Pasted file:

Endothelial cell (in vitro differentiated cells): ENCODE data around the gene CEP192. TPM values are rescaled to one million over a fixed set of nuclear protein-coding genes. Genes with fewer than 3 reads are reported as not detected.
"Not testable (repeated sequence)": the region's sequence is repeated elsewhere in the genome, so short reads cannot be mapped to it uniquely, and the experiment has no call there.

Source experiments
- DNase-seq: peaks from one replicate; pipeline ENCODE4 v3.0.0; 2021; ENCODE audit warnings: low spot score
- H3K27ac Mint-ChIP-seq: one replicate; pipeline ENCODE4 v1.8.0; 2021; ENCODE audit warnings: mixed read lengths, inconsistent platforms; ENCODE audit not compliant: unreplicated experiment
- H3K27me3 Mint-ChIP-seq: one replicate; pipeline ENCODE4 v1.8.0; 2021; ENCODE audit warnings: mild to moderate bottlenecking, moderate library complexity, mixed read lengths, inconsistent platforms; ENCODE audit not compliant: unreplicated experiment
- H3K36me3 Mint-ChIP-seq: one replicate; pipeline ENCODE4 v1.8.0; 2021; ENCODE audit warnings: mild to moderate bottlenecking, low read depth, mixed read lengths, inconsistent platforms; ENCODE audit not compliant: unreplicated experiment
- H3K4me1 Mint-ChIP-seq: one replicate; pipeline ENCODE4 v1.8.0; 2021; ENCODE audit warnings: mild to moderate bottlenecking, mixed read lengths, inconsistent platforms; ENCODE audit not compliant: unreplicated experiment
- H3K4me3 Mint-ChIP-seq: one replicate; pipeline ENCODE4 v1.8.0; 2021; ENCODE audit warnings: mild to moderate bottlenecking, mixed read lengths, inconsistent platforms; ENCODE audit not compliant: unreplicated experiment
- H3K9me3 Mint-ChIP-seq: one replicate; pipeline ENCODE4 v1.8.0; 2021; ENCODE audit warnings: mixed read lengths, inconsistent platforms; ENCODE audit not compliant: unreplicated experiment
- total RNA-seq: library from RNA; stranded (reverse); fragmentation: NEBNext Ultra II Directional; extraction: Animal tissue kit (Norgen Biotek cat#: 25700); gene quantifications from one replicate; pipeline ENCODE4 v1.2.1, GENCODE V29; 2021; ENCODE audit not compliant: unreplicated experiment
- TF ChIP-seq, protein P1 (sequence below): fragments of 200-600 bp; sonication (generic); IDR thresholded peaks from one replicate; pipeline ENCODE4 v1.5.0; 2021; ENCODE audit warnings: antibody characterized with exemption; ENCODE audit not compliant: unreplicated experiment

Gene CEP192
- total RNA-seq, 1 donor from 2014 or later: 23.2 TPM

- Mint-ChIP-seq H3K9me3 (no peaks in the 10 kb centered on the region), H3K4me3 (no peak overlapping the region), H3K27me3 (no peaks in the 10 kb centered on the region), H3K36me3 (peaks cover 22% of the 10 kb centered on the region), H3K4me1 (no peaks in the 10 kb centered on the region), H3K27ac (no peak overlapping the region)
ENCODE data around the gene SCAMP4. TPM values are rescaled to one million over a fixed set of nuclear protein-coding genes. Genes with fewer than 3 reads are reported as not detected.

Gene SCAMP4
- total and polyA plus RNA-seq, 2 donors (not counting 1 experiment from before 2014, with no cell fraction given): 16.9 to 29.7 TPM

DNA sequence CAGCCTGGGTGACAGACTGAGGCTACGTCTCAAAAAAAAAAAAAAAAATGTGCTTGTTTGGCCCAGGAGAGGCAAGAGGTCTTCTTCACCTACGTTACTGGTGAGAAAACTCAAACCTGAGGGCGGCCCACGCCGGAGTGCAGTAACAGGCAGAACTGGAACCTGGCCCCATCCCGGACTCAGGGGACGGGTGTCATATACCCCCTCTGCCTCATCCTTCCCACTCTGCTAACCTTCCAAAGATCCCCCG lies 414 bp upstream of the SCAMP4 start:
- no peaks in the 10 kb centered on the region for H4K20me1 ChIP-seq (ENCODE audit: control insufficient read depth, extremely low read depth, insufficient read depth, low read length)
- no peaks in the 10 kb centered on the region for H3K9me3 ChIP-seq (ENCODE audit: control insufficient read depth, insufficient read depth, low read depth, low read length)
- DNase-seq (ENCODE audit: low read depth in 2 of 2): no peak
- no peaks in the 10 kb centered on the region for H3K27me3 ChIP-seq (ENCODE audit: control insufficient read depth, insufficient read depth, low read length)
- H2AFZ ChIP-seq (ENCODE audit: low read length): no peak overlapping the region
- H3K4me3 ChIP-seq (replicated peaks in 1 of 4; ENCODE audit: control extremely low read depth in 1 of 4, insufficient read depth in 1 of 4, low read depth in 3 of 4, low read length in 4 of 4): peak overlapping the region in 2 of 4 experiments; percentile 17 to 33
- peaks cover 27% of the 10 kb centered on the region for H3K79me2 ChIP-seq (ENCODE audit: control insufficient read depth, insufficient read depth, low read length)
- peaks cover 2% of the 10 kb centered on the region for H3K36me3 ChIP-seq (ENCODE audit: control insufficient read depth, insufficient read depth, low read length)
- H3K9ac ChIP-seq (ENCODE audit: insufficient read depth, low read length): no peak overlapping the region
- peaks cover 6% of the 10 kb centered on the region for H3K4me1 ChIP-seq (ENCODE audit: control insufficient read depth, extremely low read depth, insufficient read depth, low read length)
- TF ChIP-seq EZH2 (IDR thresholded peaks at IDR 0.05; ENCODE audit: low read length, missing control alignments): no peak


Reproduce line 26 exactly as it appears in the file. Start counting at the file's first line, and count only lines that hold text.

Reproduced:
- peaks cover 27% of the 10 kb centered on the region for H3K79me2 ChIP-seq (ENCODE audit: control insufficient read depth, insufficient read depth, low read length)